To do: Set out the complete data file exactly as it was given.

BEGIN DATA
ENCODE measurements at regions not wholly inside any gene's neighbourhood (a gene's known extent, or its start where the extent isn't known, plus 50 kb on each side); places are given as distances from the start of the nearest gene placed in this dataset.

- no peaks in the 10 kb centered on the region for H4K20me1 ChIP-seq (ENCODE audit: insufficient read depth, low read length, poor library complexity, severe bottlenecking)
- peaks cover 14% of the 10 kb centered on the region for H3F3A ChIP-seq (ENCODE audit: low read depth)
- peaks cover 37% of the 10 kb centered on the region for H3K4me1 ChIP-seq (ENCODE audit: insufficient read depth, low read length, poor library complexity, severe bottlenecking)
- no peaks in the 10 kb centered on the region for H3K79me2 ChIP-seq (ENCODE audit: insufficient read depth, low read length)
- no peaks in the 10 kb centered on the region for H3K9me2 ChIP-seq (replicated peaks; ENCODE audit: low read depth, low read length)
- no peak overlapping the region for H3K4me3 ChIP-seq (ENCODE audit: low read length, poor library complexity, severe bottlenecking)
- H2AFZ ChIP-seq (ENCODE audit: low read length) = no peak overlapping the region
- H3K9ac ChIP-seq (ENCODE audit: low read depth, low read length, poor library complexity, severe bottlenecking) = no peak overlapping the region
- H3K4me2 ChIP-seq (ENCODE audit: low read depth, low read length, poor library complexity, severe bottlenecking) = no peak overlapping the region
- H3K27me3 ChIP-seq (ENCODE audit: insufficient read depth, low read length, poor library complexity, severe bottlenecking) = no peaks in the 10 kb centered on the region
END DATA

ENCODE measurements at regions not wholly inside any gene's neighbourhood (a gene's known extent, or its start where the extent isn't known, plus 50 kb on each side); places are given as distances from the start of the nearest gene placed in this dataset.

- no peaks in the 10 kb centered on the region for H4K20me1 ChIP-seq (ENCODE audit: insufficient read depth, low read length, poor library complexity, severe bottlenecking)
- peaks cover 14% of the 10 kb centered on the region for H3F3A ChIP-seq (ENCODE audit: low read depth)
- peaks cover 37% of the 10 kb centered on the region for H3K4me1 ChIP-seq (ENCODE audit: insufficient read depth, low read length, poor library complexity, severe bottlenecking)
- no peaks in the 10 kb centered on the region for H3K79me2 ChIP-seq (ENCODE audit: insufficient read depth, low read length)
- no peaks in the 10 kb centered on the region for H3K9me2 ChIP-seq (replicated peaks; ENCODE audit: low read depth, low read length)
- no peak overlapping the region for H3K4me3 ChIP-seq (ENCODE audit: low read length, poor library complexity, severe bottlenecking)
- H2AFZ ChIP-seq (ENCODE audit: low read length) = no peak overlapping the region
- H3K9ac ChIP-seq (ENCODE audit: low read depth, low read length, poor library complexity, severe bottlenecking) = no peak overlapping the region
- H3K4me2 ChIP-seq (ENCODE audit: low read depth, low read length, poor library complexity, severe bottlenecking) = no peak overlapping the region
- H3K27me3 ChIP-seq (ENCODE audit: insufficient read depth, low read length, poor library complexity, severe bottlenecking) = no peaks in the 10 kb centered on the region